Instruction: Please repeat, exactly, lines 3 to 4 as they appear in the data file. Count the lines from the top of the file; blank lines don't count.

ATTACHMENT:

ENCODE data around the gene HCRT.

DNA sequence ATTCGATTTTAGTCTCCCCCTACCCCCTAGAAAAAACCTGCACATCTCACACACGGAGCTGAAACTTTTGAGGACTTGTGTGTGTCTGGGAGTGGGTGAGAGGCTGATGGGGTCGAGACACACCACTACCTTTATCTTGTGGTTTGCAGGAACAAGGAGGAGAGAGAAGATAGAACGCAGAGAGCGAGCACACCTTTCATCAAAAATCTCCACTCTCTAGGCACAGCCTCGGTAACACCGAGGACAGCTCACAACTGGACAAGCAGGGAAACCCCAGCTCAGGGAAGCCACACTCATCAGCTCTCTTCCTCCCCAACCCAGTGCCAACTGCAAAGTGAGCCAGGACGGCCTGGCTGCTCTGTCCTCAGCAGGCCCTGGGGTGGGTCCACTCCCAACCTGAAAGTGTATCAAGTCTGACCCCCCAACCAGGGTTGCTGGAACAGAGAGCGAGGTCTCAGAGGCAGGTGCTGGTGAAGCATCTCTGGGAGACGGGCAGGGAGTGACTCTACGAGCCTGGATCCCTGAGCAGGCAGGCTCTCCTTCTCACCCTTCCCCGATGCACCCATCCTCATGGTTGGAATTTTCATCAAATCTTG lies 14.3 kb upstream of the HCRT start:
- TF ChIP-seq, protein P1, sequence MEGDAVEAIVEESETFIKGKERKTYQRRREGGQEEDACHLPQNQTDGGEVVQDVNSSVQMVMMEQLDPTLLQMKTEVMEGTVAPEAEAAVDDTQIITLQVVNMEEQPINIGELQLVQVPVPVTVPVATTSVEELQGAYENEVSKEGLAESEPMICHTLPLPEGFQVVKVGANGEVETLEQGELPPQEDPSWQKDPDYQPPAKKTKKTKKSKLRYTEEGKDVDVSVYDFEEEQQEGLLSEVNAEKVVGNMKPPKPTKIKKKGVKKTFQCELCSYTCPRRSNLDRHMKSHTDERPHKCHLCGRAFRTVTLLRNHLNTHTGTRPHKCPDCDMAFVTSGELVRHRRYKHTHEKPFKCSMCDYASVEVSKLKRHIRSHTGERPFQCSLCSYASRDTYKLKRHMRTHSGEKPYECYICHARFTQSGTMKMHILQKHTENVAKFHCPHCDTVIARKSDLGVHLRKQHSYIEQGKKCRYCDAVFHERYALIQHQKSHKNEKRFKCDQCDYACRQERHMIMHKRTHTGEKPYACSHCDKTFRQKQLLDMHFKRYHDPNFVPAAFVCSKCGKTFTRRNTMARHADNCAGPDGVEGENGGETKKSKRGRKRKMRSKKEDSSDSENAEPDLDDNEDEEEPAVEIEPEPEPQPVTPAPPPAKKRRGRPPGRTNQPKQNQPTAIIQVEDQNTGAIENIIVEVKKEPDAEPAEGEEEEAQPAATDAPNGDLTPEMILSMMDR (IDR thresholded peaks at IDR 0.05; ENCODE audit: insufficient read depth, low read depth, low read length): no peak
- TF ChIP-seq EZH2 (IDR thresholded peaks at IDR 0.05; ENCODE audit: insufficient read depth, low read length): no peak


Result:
- TF ChIP-seq, protein P1, sequence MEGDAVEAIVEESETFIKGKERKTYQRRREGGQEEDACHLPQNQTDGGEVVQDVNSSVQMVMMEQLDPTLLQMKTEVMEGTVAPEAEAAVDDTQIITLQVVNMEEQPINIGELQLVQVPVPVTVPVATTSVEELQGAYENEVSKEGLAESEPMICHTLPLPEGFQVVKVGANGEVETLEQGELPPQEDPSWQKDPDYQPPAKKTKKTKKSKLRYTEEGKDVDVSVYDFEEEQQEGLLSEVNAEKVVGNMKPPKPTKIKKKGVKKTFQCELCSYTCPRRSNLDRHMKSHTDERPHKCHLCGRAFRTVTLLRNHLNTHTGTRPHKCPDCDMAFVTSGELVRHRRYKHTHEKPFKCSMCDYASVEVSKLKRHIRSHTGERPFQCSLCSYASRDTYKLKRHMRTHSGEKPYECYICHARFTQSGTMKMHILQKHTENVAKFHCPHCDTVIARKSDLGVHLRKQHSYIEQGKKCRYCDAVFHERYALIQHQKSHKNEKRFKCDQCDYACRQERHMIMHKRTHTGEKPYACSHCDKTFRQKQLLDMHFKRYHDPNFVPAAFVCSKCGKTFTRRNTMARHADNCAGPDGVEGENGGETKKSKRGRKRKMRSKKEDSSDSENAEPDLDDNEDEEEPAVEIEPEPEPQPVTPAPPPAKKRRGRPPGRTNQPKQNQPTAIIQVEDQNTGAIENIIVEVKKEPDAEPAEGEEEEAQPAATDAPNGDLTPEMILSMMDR (IDR thresholded peaks at IDR 0.05; ENCODE audit: insufficient read depth, low read depth, low read length): no peak
- TF ChIP-seq EZH2 (IDR thresholded peaks at IDR 0.05; ENCODE audit: insufficient read depth, low read length): no peak